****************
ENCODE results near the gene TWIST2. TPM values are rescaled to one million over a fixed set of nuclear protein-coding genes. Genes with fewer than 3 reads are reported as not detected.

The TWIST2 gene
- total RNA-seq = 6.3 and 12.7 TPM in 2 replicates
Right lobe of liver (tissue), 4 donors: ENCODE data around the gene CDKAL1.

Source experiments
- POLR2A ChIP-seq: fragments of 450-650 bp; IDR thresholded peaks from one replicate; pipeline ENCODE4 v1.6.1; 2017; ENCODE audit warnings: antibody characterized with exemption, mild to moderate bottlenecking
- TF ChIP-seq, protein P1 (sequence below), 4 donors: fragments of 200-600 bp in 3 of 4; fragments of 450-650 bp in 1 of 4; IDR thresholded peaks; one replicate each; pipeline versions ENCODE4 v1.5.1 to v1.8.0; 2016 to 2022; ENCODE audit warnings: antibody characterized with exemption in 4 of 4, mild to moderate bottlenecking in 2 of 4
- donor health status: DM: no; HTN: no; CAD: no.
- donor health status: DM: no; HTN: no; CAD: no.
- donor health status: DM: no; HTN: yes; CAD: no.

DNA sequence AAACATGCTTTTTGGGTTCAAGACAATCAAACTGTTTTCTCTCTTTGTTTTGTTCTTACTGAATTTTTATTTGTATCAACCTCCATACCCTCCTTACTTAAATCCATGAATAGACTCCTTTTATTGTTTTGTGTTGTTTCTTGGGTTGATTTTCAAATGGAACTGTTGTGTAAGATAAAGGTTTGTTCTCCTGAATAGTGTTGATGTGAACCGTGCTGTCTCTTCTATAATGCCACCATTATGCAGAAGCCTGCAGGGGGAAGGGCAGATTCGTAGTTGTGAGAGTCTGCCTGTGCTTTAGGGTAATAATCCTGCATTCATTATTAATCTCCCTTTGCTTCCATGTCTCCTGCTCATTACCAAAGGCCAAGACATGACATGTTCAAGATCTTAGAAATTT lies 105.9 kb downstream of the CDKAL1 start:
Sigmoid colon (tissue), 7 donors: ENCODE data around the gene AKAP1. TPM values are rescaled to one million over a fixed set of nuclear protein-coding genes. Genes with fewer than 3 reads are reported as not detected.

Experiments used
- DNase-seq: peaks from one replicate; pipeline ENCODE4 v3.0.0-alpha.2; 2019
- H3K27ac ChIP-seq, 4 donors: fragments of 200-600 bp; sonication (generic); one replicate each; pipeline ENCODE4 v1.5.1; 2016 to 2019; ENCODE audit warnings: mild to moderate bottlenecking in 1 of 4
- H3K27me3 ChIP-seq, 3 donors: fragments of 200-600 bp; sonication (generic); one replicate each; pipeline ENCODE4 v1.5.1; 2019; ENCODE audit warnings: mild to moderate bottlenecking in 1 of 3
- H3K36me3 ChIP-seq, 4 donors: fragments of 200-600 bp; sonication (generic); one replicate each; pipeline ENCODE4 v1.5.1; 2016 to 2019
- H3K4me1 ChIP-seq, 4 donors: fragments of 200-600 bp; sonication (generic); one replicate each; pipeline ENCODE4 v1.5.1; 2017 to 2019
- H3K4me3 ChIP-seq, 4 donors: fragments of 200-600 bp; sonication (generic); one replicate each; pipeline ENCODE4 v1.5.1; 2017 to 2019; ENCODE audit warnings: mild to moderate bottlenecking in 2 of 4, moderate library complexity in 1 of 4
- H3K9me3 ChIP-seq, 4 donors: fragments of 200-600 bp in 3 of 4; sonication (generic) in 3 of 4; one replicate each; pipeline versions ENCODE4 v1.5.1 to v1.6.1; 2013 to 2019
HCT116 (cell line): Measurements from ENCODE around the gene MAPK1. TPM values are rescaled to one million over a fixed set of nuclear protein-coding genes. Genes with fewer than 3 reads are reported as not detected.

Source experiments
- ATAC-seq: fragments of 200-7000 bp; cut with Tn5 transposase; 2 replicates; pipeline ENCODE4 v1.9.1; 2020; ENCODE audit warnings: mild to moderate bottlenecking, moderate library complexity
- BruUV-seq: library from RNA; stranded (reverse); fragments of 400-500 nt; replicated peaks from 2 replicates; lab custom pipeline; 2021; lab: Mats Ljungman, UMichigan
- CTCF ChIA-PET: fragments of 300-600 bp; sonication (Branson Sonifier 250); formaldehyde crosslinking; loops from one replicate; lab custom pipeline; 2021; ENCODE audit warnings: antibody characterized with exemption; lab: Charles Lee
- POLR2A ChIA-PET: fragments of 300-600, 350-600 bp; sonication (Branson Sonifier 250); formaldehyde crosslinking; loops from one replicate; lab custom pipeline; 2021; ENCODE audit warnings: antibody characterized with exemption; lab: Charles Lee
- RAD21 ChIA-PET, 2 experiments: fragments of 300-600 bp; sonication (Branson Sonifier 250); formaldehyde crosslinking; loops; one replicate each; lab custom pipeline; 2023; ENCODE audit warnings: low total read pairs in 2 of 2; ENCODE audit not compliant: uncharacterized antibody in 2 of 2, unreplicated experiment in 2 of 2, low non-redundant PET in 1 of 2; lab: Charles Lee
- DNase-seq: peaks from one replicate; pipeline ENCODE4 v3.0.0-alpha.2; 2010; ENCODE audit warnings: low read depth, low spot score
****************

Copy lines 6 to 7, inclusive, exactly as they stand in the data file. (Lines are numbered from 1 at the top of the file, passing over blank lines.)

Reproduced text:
- POLR2A ChIP-seq: fragments of 450-650 bp; IDR thresholded peaks from one replicate; pipeline ENCODE4 v1.6.1; 2017; ENCODE audit warnings: antibody characterized with exemption, mild to moderate bottlenecking
- TF ChIP-seq, protein P1 (sequence below), 4 donors: fragments of 200-600 bp in 3 of 4; fragments of 450-650 bp in 1 of 4; IDR thresholded peaks; one replicate each; pipeline versions ENCODE4 v1.5.1 to v1.8.0; 2016 to 2022; ENCODE audit warnings: antibody characterized with exemption in 4 of 4, mild to moderate bottlenecking in 2 of 4